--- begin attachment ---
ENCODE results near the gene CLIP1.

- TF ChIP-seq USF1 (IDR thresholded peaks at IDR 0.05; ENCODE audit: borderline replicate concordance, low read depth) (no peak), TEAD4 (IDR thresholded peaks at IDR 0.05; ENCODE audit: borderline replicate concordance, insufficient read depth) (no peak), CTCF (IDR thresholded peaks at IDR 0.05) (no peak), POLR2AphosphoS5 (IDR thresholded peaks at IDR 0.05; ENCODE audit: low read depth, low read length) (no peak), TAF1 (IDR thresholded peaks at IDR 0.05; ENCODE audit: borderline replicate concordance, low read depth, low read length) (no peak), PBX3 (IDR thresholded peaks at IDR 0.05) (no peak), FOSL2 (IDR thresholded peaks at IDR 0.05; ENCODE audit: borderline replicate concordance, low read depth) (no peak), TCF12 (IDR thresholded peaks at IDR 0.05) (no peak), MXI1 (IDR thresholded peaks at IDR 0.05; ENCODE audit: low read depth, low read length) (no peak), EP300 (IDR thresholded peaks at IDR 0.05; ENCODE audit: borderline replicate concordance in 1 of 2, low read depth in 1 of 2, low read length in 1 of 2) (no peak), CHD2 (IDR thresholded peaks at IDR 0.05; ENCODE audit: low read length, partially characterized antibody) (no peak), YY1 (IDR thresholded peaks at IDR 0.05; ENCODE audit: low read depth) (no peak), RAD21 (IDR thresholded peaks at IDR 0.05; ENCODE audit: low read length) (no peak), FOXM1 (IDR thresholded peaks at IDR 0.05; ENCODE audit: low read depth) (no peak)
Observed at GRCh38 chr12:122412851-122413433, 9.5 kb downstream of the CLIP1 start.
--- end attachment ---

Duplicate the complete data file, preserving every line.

ENCODE results near the gene CLIP1.

- TF ChIP-seq USF1 (IDR thresholded peaks at IDR 0.05; ENCODE audit: borderline replicate concordance, low read depth) (no peak), TEAD4 (IDR thresholded peaks at IDR 0.05; ENCODE audit: borderline replicate concordance, insufficient read depth) (no peak), CTCF (IDR thresholded peaks at IDR 0.05) (no peak), POLR2AphosphoS5 (IDR thresholded peaks at IDR 0.05; ENCODE audit: low read depth, low read length) (no peak), TAF1 (IDR thresholded peaks at IDR 0.05; ENCODE audit: borderline replicate concordance, low read depth, low read length) (no peak), PBX3 (IDR thresholded peaks at IDR 0.05) (no peak), FOSL2 (IDR thresholded peaks at IDR 0.05; ENCODE audit: borderline replicate concordance, low read depth) (no peak), TCF12 (IDR thresholded peaks at IDR 0.05) (no peak), MXI1 (IDR thresholded peaks at IDR 0.05; ENCODE audit: low read depth, low read length) (no peak), EP300 (IDR thresholded peaks at IDR 0.05; ENCODE audit: borderline replicate concordance in 1 of 2, low read depth in 1 of 2, low read length in 1 of 2) (no peak), CHD2 (IDR thresholded peaks at IDR 0.05; ENCODE audit: low read length, partially characterized antibody) (no peak), YY1 (IDR thresholded peaks at IDR 0.05; ENCODE audit: low read depth) (no peak), RAD21 (IDR thresholded peaks at IDR 0.05; ENCODE audit: low read length) (no peak), FOXM1 (IDR thresholded peaks at IDR 0.05; ENCODE audit: low read depth) (no peak)
Observed at GRCh38 chr12:122412851-122413433, 9.5 kb downstream of the CLIP1 start.